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December 20, 2014 / 28 Kislev, 5775
 
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Torah MiTzion Kollel In Warsaw

          Every time I come to Poland there is some new sign of the resurgence of the religious Jewish community. This past August, while sitting in the garden of the Jewish Community Center of Warsaw on my first day, I overheard a family talking in Hebrew. At first I thought they were tourists who had quickly built a nice rapport with the other members of the community whom they were talking to. But then I was introduced to Rabbi Ephraim and Efrat Meisels of Torah MiTzion Kollel.

 

         Rabbi Meisels had just arrived a week earlier and was busy getting to know the people that came to the Community Center. I asked him what his plans were and he surprised me by saying that he came to Poland from Israel, as a shaliach of Torah MiTzion, to open a Kollel.

 

         Intrigued, I sat down with Rabbi Meisels to find out more. Is there a need for a kollel in Warsaw? How many people does he expect will join him in his program? What courses of study will he offer? Who will pay for the salaries and what exactly is Torah MiTzion.

 

         A kollel is usually an advanced Jewish study program for married men on a full-time basis. Kollelim are usually connected to large yeshivot and considered a continuance of ones education. Unlike most other institutes of higher learning, a person in a kollel does not aim for a degree but learns for the sake of its own merit. Comprised of married men, who would normally have to work to earn a living, the kollel gives a stipend to its students and is supported by the community in which it is located.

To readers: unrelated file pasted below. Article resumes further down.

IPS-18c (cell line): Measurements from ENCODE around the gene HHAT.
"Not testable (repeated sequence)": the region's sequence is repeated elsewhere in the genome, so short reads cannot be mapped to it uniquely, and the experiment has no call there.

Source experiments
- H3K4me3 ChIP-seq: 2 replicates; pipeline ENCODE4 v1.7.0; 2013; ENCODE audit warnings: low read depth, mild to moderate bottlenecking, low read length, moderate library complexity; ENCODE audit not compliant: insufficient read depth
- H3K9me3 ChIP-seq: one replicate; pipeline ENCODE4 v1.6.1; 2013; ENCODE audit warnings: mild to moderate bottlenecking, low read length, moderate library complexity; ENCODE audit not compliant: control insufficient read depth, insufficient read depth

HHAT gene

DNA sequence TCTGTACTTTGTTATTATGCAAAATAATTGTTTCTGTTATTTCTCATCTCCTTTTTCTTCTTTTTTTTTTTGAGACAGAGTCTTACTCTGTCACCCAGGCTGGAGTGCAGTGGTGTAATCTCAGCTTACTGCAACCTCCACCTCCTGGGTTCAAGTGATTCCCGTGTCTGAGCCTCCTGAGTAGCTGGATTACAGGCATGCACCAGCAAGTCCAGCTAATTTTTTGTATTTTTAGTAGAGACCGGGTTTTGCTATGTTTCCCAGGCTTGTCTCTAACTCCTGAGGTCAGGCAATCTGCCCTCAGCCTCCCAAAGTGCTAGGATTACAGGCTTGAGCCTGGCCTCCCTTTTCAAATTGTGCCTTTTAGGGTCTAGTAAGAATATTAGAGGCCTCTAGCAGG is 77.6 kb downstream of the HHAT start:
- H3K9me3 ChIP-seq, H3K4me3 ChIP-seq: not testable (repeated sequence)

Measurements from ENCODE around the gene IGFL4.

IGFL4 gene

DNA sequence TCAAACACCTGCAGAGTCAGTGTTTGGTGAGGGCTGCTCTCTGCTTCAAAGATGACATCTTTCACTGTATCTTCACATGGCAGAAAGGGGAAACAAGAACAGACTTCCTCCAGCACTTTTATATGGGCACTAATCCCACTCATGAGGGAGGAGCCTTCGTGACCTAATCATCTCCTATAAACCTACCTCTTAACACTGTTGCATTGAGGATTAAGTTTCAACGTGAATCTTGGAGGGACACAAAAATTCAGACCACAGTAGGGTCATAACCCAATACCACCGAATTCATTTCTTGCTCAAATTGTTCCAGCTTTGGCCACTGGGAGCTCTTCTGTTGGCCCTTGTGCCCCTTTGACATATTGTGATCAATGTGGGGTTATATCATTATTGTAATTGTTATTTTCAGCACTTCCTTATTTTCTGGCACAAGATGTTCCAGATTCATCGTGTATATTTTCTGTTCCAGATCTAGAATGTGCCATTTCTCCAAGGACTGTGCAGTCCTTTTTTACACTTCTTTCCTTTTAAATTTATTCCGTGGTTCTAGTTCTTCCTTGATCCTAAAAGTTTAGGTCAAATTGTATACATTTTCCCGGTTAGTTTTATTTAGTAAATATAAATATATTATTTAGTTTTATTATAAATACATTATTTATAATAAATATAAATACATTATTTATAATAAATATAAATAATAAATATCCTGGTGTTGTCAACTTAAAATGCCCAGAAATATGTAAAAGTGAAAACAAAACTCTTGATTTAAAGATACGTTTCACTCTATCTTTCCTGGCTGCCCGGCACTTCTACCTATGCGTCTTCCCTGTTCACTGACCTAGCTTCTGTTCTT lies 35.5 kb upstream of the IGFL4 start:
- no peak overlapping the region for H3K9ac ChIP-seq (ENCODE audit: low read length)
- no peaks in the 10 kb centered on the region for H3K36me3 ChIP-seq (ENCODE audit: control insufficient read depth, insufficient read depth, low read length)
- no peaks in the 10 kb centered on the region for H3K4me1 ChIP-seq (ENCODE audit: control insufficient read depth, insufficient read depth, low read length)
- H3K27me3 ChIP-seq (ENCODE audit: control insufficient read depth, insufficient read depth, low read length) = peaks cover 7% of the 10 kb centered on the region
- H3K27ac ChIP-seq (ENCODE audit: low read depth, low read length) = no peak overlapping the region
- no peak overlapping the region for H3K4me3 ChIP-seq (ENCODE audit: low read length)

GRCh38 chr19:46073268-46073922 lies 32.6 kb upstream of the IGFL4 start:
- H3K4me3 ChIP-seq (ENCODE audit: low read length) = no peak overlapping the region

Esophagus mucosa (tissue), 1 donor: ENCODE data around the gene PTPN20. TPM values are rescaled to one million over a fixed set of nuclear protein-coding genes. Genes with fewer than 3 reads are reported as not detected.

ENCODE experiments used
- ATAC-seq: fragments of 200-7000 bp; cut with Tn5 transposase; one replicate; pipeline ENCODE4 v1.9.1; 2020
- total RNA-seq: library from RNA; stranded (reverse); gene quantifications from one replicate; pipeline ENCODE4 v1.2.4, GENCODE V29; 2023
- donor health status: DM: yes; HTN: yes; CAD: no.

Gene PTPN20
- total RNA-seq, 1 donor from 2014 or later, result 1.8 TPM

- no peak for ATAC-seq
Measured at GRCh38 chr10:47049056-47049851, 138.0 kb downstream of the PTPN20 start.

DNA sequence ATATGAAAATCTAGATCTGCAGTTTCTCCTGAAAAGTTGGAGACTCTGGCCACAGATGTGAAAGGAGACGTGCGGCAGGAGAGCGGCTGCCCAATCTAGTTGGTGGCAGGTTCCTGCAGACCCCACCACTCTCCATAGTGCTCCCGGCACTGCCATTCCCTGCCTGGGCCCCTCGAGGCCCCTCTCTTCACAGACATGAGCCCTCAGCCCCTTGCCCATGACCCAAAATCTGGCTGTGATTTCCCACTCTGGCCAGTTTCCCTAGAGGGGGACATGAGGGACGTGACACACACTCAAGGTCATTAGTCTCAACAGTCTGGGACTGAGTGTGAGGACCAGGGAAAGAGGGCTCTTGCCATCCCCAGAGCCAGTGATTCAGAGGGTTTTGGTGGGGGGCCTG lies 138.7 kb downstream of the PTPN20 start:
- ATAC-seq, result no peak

The initiative for Torah MiTzion originated from the Beit Midrash of Yeshivat Har-Etzion with the support of its Roshei Yeshiva – Rabbi Aharon Lichtenstein and Rav Yehuda Amital. The first kollel in the U.S. was set up in Cleveland, Ohio, with Rabbi Binyamin Tabory as the first Rosh Kollel. At the same time, Rabbi Jonathan Glass made a dream come true by establishing the Yeshiva of Cape Town, South Africa. Today there are over 25 kollelim, on five continents, under the auspices of Torah MiTzion.

 

         The aim of the program is to assist local leadership strengthen Judaism in their communities, through the creation of a unique Torah atmosphere, which includes Judaism and Zionism. The kollel students divide their time between intensive studies in the beit midrash, under the leadership of a charismatic and scholarly rosh kollel, and participation in local community life.

 

         Time is invested in shiurim (classes), study in the chavrutah (one-on-one tutoring and learning) format together with members of the community, and general educational activities in the community from school to shul (synagogue), during the week and Shabbat – all aimed at strengthening Jewish identity and Torah knowledge among all sectors of the Jewish community.

 

 


Rabbi Ephraim Meisels giving his morning Torah class in the Nozyk Synagogue in Warsaw.

 

 

         The kollel wives are also a crucial part of the system – they teach formally in the schools, arrange special shiurim for girls and women of the community, host families at their homes and are involved on all levels with the kollel activities.